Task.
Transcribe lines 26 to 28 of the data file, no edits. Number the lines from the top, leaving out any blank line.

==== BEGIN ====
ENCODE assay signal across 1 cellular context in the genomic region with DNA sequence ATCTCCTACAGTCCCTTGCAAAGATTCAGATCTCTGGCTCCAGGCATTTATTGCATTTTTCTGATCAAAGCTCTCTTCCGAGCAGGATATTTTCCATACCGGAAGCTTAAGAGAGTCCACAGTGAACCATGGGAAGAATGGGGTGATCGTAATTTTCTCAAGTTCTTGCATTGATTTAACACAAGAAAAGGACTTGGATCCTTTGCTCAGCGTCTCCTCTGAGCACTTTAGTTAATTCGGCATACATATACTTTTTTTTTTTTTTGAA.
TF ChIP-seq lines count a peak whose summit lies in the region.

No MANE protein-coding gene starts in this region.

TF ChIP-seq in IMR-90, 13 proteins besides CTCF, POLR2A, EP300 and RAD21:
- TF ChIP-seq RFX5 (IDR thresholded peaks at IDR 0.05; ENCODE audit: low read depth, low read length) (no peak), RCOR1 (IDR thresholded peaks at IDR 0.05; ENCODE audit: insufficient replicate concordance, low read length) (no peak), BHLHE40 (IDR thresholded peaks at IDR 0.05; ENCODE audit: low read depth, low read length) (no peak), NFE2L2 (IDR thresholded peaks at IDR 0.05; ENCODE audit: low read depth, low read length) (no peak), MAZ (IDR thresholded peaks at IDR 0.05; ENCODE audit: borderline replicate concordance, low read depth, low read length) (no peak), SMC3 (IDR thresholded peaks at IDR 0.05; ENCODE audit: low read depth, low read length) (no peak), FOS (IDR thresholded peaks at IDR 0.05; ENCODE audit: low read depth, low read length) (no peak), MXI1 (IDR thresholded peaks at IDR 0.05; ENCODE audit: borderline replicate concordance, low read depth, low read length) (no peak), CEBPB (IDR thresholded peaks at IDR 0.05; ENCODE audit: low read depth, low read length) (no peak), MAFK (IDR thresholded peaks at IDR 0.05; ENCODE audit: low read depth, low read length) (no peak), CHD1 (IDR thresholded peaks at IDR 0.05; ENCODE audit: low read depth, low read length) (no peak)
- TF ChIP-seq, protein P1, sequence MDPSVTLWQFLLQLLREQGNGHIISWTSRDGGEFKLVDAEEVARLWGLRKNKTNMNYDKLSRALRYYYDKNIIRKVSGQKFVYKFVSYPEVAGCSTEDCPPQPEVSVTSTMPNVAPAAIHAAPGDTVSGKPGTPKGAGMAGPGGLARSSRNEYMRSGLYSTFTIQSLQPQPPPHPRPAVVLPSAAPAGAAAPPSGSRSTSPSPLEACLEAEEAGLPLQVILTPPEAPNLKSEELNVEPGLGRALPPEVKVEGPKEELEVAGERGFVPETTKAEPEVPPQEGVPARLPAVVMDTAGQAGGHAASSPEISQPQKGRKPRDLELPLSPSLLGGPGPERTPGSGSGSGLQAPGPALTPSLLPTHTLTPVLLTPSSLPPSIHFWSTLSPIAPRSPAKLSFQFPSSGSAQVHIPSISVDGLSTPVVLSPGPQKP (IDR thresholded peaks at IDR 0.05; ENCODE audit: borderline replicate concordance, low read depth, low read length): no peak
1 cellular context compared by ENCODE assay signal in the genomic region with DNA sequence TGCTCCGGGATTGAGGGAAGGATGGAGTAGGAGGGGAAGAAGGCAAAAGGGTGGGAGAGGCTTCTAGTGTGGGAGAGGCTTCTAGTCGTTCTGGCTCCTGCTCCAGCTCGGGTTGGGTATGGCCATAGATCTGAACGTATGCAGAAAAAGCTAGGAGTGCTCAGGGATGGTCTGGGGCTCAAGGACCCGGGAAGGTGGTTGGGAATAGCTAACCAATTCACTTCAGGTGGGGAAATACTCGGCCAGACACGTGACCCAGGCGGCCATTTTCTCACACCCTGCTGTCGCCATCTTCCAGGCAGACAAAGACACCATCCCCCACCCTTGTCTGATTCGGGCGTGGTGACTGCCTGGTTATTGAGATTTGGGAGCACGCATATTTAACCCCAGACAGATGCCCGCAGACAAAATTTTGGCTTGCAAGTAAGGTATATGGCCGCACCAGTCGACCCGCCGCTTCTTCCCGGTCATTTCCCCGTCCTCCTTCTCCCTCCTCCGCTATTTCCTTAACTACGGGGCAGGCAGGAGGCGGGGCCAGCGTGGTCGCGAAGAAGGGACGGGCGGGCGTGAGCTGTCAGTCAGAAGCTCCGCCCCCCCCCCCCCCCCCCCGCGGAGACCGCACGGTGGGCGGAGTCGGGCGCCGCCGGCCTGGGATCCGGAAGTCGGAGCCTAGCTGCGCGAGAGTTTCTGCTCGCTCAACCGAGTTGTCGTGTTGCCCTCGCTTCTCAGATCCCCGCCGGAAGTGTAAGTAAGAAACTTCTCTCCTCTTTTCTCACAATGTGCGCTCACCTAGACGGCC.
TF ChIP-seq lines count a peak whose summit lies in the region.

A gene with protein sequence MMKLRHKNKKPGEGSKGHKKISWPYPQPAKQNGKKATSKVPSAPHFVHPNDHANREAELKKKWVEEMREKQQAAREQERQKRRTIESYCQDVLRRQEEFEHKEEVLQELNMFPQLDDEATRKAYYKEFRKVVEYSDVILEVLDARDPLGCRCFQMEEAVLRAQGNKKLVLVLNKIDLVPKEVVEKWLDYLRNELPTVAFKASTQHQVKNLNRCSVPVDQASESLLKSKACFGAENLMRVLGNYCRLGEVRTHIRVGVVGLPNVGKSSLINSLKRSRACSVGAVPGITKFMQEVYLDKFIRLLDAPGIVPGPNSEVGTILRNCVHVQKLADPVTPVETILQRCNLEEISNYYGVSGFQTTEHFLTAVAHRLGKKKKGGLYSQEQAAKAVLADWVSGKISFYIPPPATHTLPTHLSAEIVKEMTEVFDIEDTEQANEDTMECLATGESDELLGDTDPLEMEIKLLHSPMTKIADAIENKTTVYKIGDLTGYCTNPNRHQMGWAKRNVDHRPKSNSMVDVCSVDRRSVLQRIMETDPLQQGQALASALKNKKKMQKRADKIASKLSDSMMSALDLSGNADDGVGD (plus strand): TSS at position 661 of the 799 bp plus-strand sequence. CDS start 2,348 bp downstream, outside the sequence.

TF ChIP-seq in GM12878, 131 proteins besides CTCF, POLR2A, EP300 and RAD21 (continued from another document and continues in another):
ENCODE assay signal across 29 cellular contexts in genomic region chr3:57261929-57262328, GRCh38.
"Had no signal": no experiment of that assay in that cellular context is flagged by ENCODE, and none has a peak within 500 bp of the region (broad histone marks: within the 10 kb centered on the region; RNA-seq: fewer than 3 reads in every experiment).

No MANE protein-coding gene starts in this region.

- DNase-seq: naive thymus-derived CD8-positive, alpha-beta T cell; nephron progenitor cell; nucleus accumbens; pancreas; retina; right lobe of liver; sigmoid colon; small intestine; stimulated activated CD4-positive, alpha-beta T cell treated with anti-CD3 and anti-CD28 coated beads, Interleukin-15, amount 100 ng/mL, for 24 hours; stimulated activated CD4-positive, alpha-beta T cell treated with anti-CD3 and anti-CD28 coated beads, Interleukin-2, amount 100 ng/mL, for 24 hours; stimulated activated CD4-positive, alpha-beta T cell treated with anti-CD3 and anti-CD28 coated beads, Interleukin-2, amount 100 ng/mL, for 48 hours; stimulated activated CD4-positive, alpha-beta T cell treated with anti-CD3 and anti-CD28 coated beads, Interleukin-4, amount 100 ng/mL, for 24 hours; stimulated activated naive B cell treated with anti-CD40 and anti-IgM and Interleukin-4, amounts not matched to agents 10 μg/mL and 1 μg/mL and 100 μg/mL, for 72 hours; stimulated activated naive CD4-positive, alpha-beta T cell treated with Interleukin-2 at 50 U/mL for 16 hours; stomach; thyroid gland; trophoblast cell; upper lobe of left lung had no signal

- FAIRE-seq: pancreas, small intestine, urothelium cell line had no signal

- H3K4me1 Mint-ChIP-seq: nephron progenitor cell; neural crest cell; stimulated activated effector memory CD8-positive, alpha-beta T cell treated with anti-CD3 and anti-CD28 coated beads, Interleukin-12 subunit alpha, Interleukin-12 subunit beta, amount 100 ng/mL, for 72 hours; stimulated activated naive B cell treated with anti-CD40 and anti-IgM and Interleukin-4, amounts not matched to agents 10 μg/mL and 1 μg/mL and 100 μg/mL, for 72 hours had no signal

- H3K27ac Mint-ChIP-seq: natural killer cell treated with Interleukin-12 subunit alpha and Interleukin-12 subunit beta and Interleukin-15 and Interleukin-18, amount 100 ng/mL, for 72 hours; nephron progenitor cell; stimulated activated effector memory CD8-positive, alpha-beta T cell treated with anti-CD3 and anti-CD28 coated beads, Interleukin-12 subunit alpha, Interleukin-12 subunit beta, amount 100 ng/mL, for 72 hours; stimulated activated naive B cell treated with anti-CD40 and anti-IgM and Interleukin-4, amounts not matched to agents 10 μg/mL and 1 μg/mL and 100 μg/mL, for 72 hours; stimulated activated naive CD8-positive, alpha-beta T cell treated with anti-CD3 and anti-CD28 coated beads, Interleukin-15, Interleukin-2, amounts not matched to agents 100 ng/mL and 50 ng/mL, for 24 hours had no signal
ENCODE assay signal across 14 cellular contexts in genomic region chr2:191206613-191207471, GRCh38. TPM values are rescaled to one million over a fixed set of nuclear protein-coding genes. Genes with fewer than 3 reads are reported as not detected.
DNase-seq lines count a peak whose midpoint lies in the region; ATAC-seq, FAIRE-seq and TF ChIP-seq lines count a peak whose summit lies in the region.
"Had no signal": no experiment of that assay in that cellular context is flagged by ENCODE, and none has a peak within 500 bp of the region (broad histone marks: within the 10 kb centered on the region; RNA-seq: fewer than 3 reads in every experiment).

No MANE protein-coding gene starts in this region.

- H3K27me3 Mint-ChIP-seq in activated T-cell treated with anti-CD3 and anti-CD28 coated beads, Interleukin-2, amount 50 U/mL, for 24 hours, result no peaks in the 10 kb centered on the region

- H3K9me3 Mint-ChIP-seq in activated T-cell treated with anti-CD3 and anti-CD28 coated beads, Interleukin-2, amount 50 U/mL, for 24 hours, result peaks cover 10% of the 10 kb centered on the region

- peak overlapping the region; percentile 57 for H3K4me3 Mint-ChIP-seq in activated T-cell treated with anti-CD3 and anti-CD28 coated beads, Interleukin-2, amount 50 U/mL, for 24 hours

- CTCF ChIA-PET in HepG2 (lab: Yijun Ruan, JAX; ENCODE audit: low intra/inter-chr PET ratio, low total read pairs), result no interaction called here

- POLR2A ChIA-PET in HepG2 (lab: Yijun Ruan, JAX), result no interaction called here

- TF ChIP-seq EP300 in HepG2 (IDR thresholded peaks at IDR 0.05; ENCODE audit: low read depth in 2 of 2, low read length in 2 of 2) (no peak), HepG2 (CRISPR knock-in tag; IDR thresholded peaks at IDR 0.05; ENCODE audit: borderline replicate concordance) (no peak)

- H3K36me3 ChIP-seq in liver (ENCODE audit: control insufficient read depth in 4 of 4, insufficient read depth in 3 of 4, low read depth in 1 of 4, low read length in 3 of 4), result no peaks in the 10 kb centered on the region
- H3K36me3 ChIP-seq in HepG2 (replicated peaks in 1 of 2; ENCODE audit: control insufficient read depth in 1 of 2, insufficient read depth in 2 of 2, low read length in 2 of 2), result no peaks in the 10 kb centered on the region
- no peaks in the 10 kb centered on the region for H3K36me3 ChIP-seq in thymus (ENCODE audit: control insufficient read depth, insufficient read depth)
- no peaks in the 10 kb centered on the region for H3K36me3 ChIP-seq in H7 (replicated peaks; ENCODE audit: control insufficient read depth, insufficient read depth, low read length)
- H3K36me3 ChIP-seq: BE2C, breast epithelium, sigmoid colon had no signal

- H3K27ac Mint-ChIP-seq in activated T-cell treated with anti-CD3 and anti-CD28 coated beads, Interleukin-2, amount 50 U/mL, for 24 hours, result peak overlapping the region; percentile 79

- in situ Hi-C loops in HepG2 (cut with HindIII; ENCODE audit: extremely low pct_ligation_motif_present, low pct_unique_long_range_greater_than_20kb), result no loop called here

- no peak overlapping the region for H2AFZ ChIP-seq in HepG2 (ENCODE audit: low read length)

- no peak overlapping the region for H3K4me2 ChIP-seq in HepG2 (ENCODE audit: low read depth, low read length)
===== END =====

- POLR2A ChIA-PET in HepG2 (lab: Yijun Ruan, JAX), result no interaction called here

- TF ChIP-seq EP300 in HepG2 (IDR thresholded peaks at IDR 0.05; ENCODE audit: low read depth in 2 of 2, low read length in 2 of 2) (no peak), HepG2 (CRISPR knock-in tag; IDR thresholded peaks at IDR 0.05; ENCODE audit: borderline replicate concordance) (no peak)

- H3K36me3 ChIP-seq in liver (ENCODE audit: control insufficient read depth in 4 of 4, insufficient read depth in 3 of 4, low read depth in 1 of 4, low read length in 3 of 4), result no peaks in the 10 kb centered on the region